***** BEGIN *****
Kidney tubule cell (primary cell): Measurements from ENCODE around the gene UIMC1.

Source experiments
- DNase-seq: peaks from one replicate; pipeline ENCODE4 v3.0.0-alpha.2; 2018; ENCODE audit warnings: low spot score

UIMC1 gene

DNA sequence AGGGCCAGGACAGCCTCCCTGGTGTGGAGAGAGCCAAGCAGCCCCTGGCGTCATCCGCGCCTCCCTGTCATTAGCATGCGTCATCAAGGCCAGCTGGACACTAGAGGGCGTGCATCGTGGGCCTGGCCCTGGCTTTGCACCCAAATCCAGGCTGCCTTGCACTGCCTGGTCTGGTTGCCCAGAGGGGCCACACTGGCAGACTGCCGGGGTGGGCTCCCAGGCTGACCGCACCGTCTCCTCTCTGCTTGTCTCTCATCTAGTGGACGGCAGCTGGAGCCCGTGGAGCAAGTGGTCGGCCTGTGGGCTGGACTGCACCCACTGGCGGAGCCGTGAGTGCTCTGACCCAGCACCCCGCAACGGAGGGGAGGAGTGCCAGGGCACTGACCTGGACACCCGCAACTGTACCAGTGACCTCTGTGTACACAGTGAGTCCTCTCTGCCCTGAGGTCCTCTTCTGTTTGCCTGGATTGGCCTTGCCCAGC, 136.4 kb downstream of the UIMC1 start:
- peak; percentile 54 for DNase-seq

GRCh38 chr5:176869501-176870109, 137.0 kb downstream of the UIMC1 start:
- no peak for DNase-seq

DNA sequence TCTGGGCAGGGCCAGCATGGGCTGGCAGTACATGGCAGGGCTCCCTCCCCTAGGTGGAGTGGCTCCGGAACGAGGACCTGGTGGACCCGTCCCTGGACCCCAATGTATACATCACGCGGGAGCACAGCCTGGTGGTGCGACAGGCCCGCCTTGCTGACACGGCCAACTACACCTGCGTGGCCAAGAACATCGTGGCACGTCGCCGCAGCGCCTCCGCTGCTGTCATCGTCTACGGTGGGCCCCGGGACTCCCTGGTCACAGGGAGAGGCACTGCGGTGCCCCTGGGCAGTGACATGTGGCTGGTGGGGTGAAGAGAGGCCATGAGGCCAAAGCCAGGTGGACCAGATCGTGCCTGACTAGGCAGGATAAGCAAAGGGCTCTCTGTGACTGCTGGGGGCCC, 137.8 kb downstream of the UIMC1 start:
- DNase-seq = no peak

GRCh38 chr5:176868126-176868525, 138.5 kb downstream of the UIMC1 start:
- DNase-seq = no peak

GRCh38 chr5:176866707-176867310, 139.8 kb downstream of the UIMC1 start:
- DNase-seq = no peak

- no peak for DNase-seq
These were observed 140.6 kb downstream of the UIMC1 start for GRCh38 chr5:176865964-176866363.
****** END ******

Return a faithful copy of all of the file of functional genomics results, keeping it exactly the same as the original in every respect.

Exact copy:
Kidney tubule cell (primary cell): Measurements from ENCODE around the gene UIMC1.

Source experiments
- DNase-seq: peaks from one replicate; pipeline ENCODE4 v3.0.0-alpha.2; 2018; ENCODE audit warnings: low spot score

UIMC1 gene

DNA sequence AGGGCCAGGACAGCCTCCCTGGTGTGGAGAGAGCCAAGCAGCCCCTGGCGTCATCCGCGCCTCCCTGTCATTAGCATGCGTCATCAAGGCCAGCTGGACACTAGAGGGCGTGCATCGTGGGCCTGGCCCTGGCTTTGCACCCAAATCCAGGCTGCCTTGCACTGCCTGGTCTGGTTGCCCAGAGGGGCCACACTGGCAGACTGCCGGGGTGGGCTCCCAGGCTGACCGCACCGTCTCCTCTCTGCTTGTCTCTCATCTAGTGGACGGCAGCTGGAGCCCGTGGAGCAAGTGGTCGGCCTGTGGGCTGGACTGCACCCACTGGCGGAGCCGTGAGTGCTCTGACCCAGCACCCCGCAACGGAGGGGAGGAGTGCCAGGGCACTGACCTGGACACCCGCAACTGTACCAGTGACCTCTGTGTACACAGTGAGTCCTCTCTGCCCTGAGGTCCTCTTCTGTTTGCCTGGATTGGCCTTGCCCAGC, 136.4 kb downstream of the UIMC1 start:
- peak; percentile 54 for DNase-seq

GRCh38 chr5:176869501-176870109, 137.0 kb downstream of the UIMC1 start:
- no peak for DNase-seq

DNA sequence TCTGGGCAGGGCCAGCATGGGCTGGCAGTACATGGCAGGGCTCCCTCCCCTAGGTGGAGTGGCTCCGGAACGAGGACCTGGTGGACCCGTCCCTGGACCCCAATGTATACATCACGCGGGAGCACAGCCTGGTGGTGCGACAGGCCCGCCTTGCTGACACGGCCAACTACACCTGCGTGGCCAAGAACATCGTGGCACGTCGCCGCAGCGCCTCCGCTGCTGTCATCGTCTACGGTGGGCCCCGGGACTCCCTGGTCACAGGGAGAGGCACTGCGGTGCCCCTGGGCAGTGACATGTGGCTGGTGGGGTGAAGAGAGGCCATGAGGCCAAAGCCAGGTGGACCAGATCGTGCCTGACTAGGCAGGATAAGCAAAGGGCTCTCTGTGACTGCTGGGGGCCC, 137.8 kb downstream of the UIMC1 start:
- DNase-seq = no peak

GRCh38 chr5:176868126-176868525, 138.5 kb downstream of the UIMC1 start:
- DNase-seq = no peak

GRCh38 chr5:176866707-176867310, 139.8 kb downstream of the UIMC1 start:
- DNase-seq = no peak

- no peak for DNase-seq
These were observed 140.6 kb downstream of the UIMC1 start for GRCh38 chr5:176865964-176866363.